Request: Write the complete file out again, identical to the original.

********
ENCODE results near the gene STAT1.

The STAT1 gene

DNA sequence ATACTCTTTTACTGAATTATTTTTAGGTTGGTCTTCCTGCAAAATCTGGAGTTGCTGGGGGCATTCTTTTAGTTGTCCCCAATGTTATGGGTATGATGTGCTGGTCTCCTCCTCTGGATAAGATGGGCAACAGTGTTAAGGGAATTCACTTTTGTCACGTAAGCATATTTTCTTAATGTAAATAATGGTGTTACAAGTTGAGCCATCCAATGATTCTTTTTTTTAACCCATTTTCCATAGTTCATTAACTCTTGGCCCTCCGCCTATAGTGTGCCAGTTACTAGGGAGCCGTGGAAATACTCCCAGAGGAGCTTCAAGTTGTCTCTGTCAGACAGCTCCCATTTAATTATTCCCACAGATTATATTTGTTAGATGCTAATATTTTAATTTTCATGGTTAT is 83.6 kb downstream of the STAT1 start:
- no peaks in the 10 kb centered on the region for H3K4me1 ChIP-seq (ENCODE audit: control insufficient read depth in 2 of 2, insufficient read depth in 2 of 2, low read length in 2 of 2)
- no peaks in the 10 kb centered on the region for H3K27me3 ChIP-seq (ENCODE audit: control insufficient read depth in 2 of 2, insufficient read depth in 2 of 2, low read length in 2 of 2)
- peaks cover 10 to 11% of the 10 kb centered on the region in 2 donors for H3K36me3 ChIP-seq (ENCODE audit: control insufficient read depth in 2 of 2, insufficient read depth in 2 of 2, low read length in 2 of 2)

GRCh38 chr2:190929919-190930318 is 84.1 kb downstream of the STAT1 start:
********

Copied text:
ENCODE results near the gene STAT1.

The STAT1 gene

DNA sequence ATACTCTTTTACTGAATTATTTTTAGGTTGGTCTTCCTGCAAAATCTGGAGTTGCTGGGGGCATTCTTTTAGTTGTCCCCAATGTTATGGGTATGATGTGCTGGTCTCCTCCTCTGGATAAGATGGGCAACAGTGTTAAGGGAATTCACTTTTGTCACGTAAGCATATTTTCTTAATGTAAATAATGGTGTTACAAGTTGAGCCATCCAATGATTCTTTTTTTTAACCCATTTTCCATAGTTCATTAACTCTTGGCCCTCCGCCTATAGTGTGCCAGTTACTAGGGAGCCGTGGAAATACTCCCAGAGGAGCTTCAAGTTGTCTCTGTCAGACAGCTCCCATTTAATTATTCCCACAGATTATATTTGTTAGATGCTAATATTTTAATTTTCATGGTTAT is 83.6 kb downstream of the STAT1 start:
- no peaks in the 10 kb centered on the region for H3K4me1 ChIP-seq (ENCODE audit: control insufficient read depth in 2 of 2, insufficient read depth in 2 of 2, low read length in 2 of 2)
- no peaks in the 10 kb centered on the region for H3K27me3 ChIP-seq (ENCODE audit: control insufficient read depth in 2 of 2, insufficient read depth in 2 of 2, low read length in 2 of 2)
- peaks cover 10 to 11% of the 10 kb centered on the region in 2 donors for H3K36me3 ChIP-seq (ENCODE audit: control insufficient read depth in 2 of 2, insufficient read depth in 2 of 2, low read length in 2 of 2)

GRCh38 chr2:190929919-190930318 is 84.1 kb downstream of the STAT1 start: